The Wind-Up Bird Chronicle is absolutely brilliant but a bit less trippy. It's good. Read it.

(in sputnik, i love the character sumire. just love her.)


I have all those titles but have not read them yet...I am currently reading his short stories "blind willow, sleeping women"...there some good stuff there...the imagery sticks to your mind so easily...
 

Mike C

WF Veterans
My main problem with Murakami is that essentially all his novels tend to have the main character painfully similar.

You could take the view that he's essentially exploring the same themes over and over, refining as he goes, uncovering a little more truth with every new work.

It's something Ballard does also. One could argue that he's essentially been writing the same book over and over for 20 years, laying bare a little more of the human condition in each.

PS If you like Murakami, read Kitchen by Banana Yoshimoto; you'll love it.
 
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Buddy Glass

Senior Member
I liked his recent short story collection, Blind Willow, Sleeping Woman a lot. But I'm a little iffy when it comes to Murakami. Norwegian Wood was superb, as was after the quake, but reading some of his other works (i.e. Sputnik Sweetheart) I find his prose to be somewhat embarassing, at times.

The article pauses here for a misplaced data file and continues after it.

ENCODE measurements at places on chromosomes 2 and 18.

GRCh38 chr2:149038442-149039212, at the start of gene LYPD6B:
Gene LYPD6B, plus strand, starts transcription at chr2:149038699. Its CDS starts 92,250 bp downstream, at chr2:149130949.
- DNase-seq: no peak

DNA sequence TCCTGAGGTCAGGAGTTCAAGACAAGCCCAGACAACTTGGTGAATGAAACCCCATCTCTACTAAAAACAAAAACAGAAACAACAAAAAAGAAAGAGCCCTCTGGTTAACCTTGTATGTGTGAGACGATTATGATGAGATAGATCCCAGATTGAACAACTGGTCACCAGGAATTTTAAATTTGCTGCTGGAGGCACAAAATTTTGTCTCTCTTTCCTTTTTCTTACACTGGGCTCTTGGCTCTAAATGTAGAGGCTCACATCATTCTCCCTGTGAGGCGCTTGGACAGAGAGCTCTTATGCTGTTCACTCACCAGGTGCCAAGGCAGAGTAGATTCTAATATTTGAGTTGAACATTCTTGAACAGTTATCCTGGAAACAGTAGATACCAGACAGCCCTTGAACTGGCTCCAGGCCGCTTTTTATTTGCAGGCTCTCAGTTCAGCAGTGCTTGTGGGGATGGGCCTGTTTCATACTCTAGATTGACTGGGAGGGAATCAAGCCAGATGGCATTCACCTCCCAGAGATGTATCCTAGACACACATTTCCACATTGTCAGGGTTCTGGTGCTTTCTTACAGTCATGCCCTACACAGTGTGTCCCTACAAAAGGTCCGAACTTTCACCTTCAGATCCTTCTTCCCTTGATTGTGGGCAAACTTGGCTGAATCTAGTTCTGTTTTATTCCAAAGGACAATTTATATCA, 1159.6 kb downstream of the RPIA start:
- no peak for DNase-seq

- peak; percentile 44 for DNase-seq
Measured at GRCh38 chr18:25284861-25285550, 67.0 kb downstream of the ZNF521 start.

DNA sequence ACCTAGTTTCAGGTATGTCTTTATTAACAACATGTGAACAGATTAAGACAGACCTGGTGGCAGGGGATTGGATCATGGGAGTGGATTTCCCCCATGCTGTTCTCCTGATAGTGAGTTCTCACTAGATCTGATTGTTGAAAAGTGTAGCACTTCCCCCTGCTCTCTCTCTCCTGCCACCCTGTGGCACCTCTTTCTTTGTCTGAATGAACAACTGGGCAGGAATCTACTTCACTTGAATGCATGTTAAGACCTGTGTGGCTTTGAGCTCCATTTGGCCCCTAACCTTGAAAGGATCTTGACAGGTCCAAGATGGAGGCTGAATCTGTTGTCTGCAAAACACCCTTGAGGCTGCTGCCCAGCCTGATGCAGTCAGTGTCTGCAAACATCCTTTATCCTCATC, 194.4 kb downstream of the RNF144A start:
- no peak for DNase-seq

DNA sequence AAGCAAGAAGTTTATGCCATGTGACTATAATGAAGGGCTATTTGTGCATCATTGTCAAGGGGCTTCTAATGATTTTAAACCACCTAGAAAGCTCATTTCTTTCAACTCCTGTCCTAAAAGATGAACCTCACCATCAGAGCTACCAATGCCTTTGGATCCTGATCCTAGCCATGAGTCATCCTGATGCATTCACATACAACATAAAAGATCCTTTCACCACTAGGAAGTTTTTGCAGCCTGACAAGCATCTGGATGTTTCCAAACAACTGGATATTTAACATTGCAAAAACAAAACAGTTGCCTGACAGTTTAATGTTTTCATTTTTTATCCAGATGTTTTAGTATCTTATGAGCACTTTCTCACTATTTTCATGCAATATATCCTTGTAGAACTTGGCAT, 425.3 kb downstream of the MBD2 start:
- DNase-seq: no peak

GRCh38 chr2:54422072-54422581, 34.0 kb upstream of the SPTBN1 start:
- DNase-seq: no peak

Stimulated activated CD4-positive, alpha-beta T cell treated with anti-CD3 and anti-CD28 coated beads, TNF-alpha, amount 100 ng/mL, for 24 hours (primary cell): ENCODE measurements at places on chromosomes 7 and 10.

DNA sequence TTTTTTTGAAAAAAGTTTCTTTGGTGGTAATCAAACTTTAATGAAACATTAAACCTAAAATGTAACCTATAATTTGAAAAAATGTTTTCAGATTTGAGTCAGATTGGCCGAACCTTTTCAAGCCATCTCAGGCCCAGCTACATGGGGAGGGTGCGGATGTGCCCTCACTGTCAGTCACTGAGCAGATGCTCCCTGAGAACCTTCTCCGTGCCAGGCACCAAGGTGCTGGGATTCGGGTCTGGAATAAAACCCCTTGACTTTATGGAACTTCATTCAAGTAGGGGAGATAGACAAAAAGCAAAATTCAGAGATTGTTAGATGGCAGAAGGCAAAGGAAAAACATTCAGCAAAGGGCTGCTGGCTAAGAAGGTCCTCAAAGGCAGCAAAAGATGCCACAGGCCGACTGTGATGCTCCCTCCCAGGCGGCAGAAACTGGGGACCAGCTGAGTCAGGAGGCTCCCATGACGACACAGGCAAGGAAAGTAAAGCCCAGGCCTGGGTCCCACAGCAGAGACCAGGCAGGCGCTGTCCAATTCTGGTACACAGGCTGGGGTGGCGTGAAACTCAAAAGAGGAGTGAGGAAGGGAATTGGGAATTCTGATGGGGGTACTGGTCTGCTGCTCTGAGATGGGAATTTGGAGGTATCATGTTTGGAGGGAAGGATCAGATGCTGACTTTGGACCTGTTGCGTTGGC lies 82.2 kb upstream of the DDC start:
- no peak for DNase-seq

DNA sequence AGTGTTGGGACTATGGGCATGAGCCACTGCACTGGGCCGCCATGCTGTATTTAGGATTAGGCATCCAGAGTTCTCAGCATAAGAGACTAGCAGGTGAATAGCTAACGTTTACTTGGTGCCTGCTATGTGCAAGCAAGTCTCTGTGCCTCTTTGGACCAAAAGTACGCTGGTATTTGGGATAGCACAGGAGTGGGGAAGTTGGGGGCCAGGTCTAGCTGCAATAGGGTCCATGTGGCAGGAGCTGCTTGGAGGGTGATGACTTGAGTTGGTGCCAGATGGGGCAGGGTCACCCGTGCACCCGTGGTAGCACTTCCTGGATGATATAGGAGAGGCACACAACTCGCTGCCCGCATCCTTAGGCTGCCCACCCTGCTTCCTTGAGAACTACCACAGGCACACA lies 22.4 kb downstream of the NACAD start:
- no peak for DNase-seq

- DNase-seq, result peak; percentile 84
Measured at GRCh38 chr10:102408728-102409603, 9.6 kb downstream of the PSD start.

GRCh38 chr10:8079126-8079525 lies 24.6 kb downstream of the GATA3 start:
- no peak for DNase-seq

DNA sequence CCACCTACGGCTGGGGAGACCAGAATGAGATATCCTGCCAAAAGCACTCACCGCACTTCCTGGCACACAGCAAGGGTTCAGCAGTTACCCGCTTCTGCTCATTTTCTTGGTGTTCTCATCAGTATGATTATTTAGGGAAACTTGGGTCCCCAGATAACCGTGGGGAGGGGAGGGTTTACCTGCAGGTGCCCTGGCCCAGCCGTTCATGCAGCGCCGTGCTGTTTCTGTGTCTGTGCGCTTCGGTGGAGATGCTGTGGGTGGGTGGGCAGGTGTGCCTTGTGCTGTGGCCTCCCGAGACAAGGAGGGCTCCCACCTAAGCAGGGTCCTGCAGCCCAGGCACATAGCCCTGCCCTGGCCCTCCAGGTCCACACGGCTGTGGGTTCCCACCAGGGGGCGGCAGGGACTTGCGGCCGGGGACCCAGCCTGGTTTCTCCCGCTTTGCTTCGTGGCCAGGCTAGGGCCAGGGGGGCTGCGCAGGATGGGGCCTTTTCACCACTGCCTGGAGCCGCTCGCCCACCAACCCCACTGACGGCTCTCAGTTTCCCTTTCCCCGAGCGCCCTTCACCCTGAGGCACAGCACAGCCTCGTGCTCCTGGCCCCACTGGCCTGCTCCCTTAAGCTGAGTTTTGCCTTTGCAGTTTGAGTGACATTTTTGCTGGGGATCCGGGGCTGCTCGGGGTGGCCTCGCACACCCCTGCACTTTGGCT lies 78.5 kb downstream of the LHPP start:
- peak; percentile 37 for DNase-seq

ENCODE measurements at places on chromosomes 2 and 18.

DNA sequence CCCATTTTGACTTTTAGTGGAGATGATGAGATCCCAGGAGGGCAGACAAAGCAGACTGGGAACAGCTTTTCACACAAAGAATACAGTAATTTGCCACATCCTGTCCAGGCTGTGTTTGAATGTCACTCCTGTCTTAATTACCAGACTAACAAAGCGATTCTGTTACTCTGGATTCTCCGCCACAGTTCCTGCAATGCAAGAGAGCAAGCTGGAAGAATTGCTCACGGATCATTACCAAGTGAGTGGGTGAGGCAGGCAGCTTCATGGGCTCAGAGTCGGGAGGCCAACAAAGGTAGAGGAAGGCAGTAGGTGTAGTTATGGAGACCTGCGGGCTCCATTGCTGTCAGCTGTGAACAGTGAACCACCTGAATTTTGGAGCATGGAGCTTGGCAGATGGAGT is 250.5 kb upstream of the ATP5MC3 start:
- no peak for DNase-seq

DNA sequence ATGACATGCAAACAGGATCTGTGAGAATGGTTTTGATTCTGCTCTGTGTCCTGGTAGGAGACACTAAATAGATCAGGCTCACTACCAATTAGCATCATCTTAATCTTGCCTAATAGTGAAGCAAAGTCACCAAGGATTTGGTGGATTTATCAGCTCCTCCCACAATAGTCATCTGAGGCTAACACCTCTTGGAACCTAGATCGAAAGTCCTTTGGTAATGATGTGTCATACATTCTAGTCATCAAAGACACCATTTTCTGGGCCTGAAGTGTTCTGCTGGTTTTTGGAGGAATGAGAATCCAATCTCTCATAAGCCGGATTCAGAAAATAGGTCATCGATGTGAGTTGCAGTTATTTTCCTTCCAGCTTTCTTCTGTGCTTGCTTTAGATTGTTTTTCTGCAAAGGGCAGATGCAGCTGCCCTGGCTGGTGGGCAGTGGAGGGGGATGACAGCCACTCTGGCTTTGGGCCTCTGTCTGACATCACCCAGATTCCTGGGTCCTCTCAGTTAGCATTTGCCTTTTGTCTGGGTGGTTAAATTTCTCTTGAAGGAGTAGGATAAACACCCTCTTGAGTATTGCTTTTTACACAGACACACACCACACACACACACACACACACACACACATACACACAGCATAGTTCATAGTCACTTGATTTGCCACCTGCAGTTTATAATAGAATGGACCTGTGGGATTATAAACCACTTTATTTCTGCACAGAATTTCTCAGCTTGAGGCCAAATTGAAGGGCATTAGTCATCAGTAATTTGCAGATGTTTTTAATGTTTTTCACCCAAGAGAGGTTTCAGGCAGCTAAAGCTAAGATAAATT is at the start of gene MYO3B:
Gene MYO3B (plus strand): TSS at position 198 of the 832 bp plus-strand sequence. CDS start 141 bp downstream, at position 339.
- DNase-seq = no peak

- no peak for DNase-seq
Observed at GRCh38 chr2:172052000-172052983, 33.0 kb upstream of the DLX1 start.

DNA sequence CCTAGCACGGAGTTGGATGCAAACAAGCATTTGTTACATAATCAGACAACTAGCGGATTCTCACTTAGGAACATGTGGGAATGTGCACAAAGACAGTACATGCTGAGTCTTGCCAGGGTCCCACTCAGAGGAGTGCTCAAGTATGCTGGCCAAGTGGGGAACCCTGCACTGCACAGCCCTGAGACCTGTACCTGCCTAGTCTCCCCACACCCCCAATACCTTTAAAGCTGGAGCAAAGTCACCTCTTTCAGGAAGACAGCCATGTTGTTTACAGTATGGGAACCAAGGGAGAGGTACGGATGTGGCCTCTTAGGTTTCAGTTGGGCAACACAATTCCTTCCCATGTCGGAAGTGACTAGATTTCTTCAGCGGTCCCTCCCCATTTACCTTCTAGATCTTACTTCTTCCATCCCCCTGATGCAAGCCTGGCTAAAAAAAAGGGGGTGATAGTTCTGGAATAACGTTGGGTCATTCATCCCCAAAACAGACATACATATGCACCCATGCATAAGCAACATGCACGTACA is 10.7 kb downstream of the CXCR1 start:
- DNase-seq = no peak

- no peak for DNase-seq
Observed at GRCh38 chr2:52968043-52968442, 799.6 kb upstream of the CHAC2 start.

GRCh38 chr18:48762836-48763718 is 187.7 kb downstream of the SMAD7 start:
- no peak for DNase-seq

VigorousMastication

Senior Member
I liked his recent short story collection, Blind Willow, Sleeping Woman a lot. But I'm a little iffy when it comes to Murakami. Norwegian Wood was superb, as was after the quake, but reading some of his other works (i.e. Sputnik Sweetheart) I find his prose to be somewhat embarassing, at times.

Well, his works are translated, and I imagine that there's probably quite a bit lost between languages. What we find to be tired, soppy prose, probably works a bit better in Japanese. That being said, I enjoyed Sputnik Sweethearts, but I never really found the time to finish Kafka on the Shore. I've still got it, and I'll get round to it eventually.
 

Buddy Glass

Senior Member
Well, his works are translated, and I imagine that there's probably quite a bit lost between languages. What we find to be tired, soppy prose, probably works a bit better in Japanese. That being said, I enjoyed Sputnik Sweethearts, but I never really found the time to finish Kafka on the Shore. I've still got it, and I'll get round to it eventually.

I agree on the translation thing. I'd love to read him in Japanese, but I doubt I'll ever get around to that.